I have recently re-read the Pyramid and Coffin texts, as well as the Book of the Dead. These "books" are collections of what we would call "spells" that enabled the deceased to achieve a safe and happy existence in the afterlife.
A feature of many of the ancient Egyptian texts that deal with the afterlife is the presence of gates and their guardians. If the deceased did not know the information required at each gate, they would not be able to continue ahead to reach Osiris and join the blessed dead.
The earliest religious texts from the Old Kingdom (the Pyramid texts) do not have a reference to gates. This is not surprising as the gates are associated with religious texts that deal with the underworld. The Pyramid Texts instead tell how the Pharaoh ascends to the sky to join the blessed dead.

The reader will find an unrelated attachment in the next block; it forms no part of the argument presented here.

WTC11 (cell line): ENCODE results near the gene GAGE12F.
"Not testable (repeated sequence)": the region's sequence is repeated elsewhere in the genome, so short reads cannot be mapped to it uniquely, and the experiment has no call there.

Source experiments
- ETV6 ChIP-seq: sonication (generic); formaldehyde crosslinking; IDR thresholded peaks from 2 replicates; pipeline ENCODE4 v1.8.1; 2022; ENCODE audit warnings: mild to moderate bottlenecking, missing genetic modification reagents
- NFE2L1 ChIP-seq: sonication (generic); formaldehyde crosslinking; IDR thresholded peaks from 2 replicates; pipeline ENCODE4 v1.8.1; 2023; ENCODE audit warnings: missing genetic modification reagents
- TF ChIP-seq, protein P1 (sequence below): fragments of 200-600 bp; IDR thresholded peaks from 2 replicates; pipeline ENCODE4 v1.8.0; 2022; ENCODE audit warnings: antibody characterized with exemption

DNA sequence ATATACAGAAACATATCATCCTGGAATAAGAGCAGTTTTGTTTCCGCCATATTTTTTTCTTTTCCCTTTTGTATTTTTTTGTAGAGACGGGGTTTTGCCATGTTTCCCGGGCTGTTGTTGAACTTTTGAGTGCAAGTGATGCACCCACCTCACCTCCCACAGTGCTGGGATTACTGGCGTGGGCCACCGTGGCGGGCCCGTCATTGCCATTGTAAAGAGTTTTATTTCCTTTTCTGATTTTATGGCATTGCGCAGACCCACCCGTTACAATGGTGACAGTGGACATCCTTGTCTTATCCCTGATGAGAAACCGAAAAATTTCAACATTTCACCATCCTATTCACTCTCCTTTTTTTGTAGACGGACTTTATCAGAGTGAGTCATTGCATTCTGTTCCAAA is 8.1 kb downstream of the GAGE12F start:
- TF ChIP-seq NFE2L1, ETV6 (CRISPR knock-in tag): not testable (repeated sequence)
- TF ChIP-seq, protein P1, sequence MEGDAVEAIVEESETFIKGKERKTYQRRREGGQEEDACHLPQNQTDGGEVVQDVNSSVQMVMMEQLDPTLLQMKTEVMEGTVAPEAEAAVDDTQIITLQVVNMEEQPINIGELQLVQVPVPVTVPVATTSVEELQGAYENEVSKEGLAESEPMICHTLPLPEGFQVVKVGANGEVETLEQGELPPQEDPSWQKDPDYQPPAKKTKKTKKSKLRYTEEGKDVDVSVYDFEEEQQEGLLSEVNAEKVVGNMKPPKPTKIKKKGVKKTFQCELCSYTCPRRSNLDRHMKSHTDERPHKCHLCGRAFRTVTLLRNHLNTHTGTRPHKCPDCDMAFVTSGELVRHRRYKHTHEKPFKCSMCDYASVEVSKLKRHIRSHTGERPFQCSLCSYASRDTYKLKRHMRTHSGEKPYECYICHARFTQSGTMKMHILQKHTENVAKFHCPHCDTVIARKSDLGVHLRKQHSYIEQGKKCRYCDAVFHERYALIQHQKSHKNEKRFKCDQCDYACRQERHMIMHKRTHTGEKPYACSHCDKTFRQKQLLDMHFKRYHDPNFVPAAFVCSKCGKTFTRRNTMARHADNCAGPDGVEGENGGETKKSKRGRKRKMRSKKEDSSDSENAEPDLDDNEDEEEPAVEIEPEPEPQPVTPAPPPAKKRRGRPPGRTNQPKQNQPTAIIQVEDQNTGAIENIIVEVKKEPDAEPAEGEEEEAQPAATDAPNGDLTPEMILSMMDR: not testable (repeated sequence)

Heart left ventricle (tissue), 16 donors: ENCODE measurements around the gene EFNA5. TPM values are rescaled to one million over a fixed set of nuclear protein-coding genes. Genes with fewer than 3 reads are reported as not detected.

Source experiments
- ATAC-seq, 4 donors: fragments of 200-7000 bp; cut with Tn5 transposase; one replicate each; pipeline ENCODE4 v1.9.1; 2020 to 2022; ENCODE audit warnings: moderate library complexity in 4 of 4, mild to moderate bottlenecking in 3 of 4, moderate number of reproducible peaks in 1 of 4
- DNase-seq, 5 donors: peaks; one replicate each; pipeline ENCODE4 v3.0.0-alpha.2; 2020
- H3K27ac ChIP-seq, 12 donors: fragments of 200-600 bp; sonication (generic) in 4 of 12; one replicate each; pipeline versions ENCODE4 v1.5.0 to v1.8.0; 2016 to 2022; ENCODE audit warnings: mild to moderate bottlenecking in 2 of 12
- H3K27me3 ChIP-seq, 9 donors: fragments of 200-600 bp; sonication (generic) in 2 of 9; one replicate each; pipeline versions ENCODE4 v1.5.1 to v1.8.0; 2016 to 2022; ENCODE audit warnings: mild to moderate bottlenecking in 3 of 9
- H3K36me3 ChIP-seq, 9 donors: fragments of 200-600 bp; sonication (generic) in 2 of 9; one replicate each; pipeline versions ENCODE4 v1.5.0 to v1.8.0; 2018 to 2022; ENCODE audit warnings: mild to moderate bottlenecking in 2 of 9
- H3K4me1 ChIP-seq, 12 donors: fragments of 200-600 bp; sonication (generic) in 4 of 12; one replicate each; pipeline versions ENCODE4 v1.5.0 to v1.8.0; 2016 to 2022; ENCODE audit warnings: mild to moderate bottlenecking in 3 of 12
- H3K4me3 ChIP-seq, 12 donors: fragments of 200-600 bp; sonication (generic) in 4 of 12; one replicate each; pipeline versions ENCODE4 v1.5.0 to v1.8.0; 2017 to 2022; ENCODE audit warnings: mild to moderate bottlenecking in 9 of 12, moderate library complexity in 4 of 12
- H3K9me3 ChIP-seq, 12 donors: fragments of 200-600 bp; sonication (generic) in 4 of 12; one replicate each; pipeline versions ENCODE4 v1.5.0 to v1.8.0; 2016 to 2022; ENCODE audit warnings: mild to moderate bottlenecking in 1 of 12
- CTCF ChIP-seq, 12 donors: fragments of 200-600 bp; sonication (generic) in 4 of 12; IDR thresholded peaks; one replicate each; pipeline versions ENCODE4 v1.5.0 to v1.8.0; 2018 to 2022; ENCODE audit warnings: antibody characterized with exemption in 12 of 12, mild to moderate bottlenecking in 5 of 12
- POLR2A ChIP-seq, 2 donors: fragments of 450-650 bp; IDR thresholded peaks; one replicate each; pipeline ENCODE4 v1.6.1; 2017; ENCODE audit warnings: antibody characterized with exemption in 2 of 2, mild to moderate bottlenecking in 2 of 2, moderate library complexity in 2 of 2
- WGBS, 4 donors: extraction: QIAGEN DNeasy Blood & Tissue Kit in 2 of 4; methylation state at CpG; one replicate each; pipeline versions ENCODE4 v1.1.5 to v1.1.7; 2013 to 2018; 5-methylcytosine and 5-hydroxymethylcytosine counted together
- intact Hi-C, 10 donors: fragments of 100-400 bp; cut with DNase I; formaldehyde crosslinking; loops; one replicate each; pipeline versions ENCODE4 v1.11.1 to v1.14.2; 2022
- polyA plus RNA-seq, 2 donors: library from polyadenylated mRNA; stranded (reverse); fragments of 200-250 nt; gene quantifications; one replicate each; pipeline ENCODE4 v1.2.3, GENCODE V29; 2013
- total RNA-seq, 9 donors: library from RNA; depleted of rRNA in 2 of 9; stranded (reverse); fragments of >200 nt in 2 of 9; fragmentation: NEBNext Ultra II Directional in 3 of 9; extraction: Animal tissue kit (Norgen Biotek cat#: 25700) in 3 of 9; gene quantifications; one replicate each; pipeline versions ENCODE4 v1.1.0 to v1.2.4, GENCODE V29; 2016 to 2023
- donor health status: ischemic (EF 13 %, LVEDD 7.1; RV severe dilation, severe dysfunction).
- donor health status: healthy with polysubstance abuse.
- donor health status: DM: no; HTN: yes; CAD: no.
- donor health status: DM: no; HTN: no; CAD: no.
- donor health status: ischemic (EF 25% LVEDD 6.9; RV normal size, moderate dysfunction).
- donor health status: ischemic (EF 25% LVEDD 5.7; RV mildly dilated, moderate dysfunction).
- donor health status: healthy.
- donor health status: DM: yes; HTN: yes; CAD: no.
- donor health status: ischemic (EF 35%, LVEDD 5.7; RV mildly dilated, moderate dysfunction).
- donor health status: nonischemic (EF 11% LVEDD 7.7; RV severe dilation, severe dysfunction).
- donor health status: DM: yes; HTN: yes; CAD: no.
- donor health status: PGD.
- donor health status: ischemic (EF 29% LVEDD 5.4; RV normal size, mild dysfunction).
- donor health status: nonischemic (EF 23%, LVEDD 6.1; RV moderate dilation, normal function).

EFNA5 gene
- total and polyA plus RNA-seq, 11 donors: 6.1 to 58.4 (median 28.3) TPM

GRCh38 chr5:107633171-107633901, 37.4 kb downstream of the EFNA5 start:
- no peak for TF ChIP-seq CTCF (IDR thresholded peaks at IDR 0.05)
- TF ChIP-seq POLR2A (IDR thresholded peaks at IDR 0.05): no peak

It is not until the Middle Kingdom that we find references to gateways serving to potentially bar the deceased from the realm of Osiris. It should be noted that while Egyptian funerary documents mention many locations in the underworld, none of them are specifically located in the texts. We know that the dead must pass through a series of gates, but we do not know where in the underworld the portals are located.
The closest we get to a description of the actual location of these gates is in the so-called "Book of Two Ways", a text that is found on a few Middle Kingdom coffins from the Hermopolis area. These coffins actually have a "map" of the two routes that are followed through the underworld. The "Book of Two Ways" is, strictly speaking" a subsection of the Coffin Texts, which was written in ink on interior of coffins dating to the First Intermediate Period and the early Middle Kingdom.
TT315 Ipi discoveries via EEF
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